To make matters worse, “almost without exception, every person with a yeast-related problem is bothered by food sensitivities,” Dr. Crook says. Of course, most people don’t know their body is bothered by particular foods, so they continue to eat them freely, putting even more strain on what is often an already overburdened immune system. It becomes a vicious cycle, similar to that of antibiotics for the treatment of sinusitis. If you think this is a problem for you, you may want to consider getting tested for food sensitivities, usually through a dietitian or a nutritionally oriented physician.
Clearly, sinusitis treatment demands constant vigilance and usually a complete overhaul in lifestyle, but the payoffs can be major. Dr. Ivker, 53, continues to practice most aspects of his program every day and says he’s never felt healthier or been in better shape in his life. “It just gets better and better.” He hasn’t had a sinus infection in more than 12 years. “Yes, it’s a long road to recovery, but I think it’s worth it,” he says.
Heal Sinusitis with Your Mind
Part of every illness or ailment is rooted in the mind, and sinusitis is no exception. Do you consider yourself an overachiever? A perfectionist? Do you often refrain from telling people what’s really on your mind? If so, you fit the sinusitis sufferer profile painted by Dr. Ivker. “In my experience, repressed anger is the No. 1 contributing factor to chronic sinusitis,” Ivker says. “Actually, it’s the trigger for acute sinusitis — for sinus infections. The archetype is generally a high achiever, very often a first child, unforgiving, perfectionist.”
The Emotional Basis of Sinusitis
“From an emotional point of view, sinusitis, bronchitis, and asthma are fourth emotional or chakra issues and have to do with unexpressed or unresolved emotions,” says Mona Lisa Schulz, a neuropsychiatrist in Yarmouth, Maine, and a lifelong medical intuitive.
In her book, Awakening Intuition (Harmony, 1999), Schulz discusses how psychological issues affect the seven chakras, the fourth being related to the capacity to feel and express all emotions fully and form balanced, reciprocal relationships. (Chakras, or emotional energy centers, are more typically an Eastern way of viewing the body and its interconnectedness with the mind.)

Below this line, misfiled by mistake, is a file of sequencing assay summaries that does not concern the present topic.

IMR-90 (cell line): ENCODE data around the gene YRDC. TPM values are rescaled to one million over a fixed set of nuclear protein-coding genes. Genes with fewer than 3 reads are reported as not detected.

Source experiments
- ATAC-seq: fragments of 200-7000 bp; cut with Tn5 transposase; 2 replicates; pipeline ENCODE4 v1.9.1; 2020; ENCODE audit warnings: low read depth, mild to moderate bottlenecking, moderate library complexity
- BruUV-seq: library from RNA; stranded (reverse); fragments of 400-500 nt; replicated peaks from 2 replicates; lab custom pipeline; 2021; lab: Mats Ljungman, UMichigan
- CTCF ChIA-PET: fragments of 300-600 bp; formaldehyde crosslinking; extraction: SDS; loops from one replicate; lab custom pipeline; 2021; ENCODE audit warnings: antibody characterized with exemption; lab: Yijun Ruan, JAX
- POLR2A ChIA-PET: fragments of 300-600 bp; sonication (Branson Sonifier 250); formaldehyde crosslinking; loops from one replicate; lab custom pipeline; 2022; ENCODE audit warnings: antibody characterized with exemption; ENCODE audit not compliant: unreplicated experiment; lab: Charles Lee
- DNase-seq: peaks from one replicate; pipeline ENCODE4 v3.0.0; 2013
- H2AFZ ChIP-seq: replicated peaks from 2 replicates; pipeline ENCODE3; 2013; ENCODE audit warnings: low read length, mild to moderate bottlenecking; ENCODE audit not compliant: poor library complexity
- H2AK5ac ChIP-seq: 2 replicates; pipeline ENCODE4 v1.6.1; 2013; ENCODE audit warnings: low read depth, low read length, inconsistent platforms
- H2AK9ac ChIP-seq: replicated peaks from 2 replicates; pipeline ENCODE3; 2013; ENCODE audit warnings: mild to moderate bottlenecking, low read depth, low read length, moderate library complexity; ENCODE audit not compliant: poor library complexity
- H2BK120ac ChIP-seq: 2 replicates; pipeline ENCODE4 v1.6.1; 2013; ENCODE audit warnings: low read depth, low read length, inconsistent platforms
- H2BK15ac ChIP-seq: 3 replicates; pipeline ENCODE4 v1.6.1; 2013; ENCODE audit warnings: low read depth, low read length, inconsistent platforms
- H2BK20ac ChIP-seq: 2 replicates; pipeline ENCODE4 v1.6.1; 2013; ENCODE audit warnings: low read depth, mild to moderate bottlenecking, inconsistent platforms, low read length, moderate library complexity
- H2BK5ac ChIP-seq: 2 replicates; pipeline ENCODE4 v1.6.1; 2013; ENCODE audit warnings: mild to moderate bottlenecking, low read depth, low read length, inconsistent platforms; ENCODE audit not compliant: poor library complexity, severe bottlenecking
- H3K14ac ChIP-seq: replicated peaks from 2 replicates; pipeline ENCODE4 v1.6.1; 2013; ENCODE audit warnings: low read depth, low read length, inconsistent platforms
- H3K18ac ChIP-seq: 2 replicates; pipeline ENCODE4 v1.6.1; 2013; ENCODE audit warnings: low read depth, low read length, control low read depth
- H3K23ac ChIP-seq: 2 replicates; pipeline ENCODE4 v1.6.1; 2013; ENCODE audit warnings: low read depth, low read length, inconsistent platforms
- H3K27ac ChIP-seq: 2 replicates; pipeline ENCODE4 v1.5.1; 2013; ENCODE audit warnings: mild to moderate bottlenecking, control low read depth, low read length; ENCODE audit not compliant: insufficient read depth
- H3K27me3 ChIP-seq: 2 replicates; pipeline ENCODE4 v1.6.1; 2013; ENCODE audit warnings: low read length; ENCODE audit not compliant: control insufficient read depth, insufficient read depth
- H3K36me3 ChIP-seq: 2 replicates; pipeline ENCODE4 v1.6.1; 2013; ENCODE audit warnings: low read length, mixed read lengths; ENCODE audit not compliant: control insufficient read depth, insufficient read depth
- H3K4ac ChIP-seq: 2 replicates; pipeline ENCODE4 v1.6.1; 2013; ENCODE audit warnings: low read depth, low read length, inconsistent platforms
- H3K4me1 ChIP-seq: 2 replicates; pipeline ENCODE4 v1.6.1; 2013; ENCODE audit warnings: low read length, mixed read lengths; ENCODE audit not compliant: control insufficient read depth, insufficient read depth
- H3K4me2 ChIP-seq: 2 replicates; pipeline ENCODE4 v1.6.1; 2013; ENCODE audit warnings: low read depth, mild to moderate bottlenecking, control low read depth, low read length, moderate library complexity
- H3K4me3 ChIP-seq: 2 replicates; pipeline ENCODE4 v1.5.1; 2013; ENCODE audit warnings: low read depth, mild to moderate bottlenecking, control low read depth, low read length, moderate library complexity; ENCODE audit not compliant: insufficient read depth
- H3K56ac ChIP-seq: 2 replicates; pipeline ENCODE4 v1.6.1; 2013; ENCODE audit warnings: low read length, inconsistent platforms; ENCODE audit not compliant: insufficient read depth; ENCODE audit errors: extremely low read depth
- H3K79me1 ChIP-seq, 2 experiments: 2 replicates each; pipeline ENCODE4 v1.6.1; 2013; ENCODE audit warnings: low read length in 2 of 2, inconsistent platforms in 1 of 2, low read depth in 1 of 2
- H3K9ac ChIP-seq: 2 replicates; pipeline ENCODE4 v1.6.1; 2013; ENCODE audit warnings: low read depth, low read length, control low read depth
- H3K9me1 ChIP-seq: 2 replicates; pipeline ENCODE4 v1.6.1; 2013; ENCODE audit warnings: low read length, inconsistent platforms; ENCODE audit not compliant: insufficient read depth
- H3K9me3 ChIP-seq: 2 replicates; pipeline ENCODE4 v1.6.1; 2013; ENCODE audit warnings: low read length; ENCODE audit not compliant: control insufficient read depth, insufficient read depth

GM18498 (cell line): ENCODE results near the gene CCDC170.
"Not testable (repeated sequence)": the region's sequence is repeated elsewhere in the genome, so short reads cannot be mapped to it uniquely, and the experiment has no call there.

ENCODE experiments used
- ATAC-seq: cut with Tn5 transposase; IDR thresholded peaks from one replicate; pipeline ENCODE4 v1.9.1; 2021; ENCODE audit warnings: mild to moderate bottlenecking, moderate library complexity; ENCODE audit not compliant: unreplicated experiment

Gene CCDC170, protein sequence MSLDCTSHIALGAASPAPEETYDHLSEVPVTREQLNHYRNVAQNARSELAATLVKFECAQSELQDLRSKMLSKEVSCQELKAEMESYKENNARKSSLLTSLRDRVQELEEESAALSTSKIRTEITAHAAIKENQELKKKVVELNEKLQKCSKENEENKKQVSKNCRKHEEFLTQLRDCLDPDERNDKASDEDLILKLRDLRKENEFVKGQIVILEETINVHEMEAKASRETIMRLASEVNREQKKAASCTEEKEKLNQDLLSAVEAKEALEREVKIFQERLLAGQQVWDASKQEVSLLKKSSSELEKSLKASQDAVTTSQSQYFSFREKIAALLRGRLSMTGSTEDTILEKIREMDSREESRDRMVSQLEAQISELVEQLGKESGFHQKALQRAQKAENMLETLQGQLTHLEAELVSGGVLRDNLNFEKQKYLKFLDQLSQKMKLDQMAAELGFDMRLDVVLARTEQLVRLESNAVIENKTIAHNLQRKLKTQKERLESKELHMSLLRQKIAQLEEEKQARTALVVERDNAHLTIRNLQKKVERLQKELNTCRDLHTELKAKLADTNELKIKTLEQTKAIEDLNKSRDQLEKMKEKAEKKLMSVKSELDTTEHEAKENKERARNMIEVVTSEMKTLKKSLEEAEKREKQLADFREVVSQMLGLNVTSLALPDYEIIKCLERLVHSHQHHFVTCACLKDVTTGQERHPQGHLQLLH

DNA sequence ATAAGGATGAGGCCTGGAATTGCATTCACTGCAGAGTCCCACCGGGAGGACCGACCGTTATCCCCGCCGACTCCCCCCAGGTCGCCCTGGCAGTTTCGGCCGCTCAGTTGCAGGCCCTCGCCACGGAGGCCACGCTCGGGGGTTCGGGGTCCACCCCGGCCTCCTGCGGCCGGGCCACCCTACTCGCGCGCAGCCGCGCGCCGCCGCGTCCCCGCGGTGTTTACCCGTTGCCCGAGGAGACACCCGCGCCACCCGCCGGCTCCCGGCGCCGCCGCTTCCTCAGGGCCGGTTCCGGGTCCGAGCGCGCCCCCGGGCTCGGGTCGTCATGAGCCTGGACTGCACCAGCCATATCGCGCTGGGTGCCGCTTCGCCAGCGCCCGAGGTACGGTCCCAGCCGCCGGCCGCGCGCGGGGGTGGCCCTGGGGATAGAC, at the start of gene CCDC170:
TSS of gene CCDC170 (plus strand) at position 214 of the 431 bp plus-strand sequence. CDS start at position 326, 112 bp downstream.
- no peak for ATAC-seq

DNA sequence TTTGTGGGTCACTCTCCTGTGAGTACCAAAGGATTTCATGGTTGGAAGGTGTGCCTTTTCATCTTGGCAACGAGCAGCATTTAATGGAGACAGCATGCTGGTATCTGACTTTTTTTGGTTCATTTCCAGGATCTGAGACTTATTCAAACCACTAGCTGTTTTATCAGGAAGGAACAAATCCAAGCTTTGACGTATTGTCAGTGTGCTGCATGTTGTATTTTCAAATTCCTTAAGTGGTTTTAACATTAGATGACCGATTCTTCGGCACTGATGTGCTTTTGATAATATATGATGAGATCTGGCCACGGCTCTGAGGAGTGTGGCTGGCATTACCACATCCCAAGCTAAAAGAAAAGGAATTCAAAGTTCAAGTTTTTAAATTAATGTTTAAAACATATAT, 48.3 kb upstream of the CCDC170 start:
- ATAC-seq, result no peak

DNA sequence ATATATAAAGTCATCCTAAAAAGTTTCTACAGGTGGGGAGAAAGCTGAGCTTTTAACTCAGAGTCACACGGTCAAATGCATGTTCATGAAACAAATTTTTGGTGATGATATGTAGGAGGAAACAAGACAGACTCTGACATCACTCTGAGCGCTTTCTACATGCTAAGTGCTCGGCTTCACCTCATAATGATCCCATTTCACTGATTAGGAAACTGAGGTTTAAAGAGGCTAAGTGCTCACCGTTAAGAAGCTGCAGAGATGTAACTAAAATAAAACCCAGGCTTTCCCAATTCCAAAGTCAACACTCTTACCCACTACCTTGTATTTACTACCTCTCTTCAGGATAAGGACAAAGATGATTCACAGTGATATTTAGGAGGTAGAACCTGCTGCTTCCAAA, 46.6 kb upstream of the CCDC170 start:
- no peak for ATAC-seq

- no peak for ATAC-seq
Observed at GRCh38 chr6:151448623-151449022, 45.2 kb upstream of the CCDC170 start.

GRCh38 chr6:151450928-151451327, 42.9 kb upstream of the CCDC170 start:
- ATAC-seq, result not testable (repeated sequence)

The scientific validation for mind-body medicine has come about only in the last quarter century, so the idea that physical health can be influenced by thoughts, emotions, and beliefs is just starting to catch on in the Western part of the world. But many practitioners of psychoneuroimmunology (the medical term for mind-body medicine) relate case studies just short of amazing, particularly in the treatment of chronic illnesses like sinusitis, arthritis, and back pain — prevalent conditions for which Western medicine has no cure.
Dr. Ivker believes that guided imagery, affirmations, and meditation are some of the most powerful tools in his holistic Sinus Survival program. “The social and spiritual and emotional aspects have a more powerful impact on either weakening or strengthening your immune system [than strictly physical modalities].”
Breathe Your Way to Healthy Sinuses
“Stress triggers allergies [which can cause and aggravate sinusitis], and stress predisposes us to colds,” agrees John Douillard, who practices Ayurvedic and Chiropractic Sports Medicine in Boulder, Co. A former professional triathlete, Douillard is the author of Body, Mind, and Sport (Crown, 1995) and The Three-Season Diet (Random House, 2000), both of which aim to teach people to heal themselves through regular healthy practices. These days, Douillard spends much of his time helping people learn to breathe fully, because he believes that “breathing correctly can change people’s lives.”
Getting air into the lower lobes of the lungs is the key, Douillard explains, because “the lower lobes are calming and repair; they have nerves in them that are the exact opposite of the upper lobes, which have stress receptors.”
Unfortunately, most of us breathe shallowly though our mouths. “The rib cage has a natural squeezing effect to help get air out,” notes Douillard. “Add emotions to that, and, for most of us, our rib cage has become a cage, squeezing on our heart and our lungs, forcing us to breathe like rabbits — little, shallow, upper-chest breaths, 28,000 times a day.”
To measure whether you have sufficient respiratory capacity, try this exercise from Douillard: Go for a walk, breathe deeply in through your nose, count how many steps you take for one full inhalation and exhalation. “You need at least 21 steps per breath through your nose to have some sense of respiratory efficiency.” Or, if you go for a moderate run, and you should not have to open your mouth to breathe, he adds.
Are Your Feelings a Sinusitis Trigger?
Of course, in addition to the mechanics of proper breathing, the intertwining of the physical with the mental components of sinusitis cannot be overlooked. “Think of the body in terms that everyone has a loose screw somewhere,” says Dr. Schulz, the medical intuitive. “Illness is in part genetic; in part due to viruses, bacteria, or old injury; and in part due to emotional health.” In other words, you may be predisposed toward sinus problems as a result of a deviated septum or a broken nose, but without unhealthy emotions, thoughts, and beliefs to drive the disease process, you might never experience infected sinuses.
So consider that to fully recover from any respiratory disease, you’ll need to address all facets of the cause. Otherwise, you could end up treating symptoms, which will bring some relief but never get you to the pinnacle of vitality — where Dr. Ivker, a former sinusitis sufferer, says he is today, due to tackling his problem from all directions.